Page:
July 02, 2009

The Shifty Identity of Michael Jackson

Ever since Michael Jackson died last week, I can’t stop thinking about identity and how clinging to one—or several in his case— can bring much suffering. Yes, Michael was mesmerizing. But like the article, A Sequined Glove That Mesmerized the World, in the New York Times said last week, “There is no way to know what was on Michael Jackson’s mind…” And even if we did know what was on his mind, mind is shifty, which is un-reassuring.  The idea of “mind is shifty” led me to this article in Tricycle’s Summer 2007 issue, The Spookiness of Ego-Mind. Of course the whole notion of "mind shifting" is the perfect charnel ground for practicing letting go, which is much harder than it sounds. I know meditation helps. Any other suggestions?

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Peter Clothier's picture

Thanks for these thoughts. Jackson's death does give rise to many thoughts related to Buddhism and the meditation practice.

For anyone who might be interested, here are some of my own thoughts about Michael Jackson's passing.


Adam Barron's picture

When I think of Michael Jackson, and for the record I admired his work and talent as a performer, I am reminded of the pit fall caused by fame. Elvis Presley, Curt Cobain, Janis Joplin, and far too many others died as a result of the stress and strain of being famous. Even though everyone knows your name, oddly you feel more alone then ever. For some crazy reason, out in the west we admire those that have the guts and the determination to follow there dreams, no matter the cost. Ditch the family, run from responsibility, do it any way you can. Just do it, before it's too late. Because being successful in the eyes of others is everything. Thankfully the Buddhist view point encourages and honors those that have the guts and the determination to keep it simple and stay with your family no matter the personal cost to the ego. You don't have to live in the same house, just be available to the needs of the family whenever you can. Letting go comes with development of detached mind. You are the gardner of your mind and every day you must tend to that garden. When you go into meditation, build yourself a beautiful garden. Plant flowers and beautiful bushes. Build it by a pond or a river or lake. Make the images stronger and stronger in color and vibrancy. Put family members there. Make it a place for gathering. Train your mind to go to this place, even when you feel good, but especially when you feel the urge to experience pain caused by jealousy, hatred, and impatience. Eventually, this will be your mental home page, just like on the computer. With practice this garden will be the first thing that comes to mind before you go to bed, and the first that you think about when you wake-up. Make no mistake though, detached mind is not fixed. You must tend to it every day for the rest of your life or slowly but surely the illusions of physical reality will creep back making life painful once again.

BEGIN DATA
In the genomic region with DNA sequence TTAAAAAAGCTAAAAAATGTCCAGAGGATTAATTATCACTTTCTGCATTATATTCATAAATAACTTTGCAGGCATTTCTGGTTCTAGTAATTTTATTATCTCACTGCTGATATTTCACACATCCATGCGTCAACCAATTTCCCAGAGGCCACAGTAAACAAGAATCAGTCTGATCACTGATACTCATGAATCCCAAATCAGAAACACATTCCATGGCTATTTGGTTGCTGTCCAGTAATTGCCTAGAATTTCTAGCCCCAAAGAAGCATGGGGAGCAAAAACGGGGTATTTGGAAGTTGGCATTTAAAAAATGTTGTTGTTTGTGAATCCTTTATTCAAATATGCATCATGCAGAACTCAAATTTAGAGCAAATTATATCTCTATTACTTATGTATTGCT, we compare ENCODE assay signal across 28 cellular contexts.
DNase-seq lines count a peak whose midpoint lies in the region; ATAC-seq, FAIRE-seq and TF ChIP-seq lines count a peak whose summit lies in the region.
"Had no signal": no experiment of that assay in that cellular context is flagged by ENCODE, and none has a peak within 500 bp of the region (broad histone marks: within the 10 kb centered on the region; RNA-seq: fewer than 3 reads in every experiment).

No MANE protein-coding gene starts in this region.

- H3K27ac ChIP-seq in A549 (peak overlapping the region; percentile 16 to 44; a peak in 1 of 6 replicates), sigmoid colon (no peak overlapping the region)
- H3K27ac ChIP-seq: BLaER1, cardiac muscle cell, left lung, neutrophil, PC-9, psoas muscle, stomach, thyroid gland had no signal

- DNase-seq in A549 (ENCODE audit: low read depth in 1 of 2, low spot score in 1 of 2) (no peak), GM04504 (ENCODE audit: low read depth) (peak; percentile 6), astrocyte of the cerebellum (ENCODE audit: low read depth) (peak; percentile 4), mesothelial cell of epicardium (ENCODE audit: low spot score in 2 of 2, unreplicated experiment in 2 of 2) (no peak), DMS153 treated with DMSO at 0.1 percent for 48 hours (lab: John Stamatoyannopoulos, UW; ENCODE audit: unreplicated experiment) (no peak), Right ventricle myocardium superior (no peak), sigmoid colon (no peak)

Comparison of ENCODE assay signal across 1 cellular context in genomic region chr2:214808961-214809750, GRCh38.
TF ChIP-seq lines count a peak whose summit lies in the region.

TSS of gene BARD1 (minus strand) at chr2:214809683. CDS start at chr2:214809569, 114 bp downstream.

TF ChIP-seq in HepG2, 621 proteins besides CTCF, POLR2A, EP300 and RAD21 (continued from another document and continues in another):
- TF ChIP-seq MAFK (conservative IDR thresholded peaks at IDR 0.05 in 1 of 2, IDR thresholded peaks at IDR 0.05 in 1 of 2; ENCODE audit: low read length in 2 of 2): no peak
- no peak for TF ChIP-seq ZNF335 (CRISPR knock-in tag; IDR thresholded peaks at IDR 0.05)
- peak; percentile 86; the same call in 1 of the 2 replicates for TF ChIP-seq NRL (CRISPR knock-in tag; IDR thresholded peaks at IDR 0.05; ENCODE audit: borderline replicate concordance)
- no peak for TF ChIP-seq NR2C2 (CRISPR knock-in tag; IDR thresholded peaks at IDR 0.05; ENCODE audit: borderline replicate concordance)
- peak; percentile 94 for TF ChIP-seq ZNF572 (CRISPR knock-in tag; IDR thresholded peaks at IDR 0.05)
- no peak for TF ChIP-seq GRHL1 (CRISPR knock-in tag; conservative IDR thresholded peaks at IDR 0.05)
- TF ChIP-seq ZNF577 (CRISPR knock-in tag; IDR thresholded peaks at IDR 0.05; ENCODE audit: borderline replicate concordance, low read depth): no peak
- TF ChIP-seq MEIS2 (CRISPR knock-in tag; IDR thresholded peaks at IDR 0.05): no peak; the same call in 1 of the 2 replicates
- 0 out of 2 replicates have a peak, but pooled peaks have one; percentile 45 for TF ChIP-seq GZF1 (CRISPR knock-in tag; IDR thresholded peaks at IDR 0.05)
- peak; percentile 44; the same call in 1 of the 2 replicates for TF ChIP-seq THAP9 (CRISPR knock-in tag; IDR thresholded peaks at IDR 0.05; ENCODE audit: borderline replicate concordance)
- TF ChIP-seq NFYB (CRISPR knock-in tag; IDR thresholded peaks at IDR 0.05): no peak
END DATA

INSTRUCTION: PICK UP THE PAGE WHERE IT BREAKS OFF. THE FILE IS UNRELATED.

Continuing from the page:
J. Heart's picture

It is so interesting how some famous people are idolized in death even after some very unsavory behavior is revealed. Their fans are so quick to admonish; 'don't judge' and justify the conduct of their 'heroes.' These negative behaviors are just swept aside regardless of their behavior. It is alright to admire someone's talent but please, bring with it some discernment. Case in point David Carradine's bizarre death and more recently Michael Jackson's passing. What a price fame can extract! Learn from their mistakes that attachment to fame is a trap and does not provide happiness, they were so out of touch with who they really were. The mind will kill you if you let it.

Greta Gladney's picture

I have spent the last several days listening to Jackson music, viewing photos and videos. I grew up listening to the Jackson 5, watching their cartoons on Saturdays and later their variety show. I know the names of all nine siblings. Hardly obsessed with them, the music is part of the backdrop of my life experience and history. Listening and remembering, has been a pleasant experience of past, present, and future as well as acceptance and celebration of impermanence. I am happy this day to live, to have lived and to embrace my transition. I live a lifetime every day. This where I find peace, and in my acceptance, I 'let go'.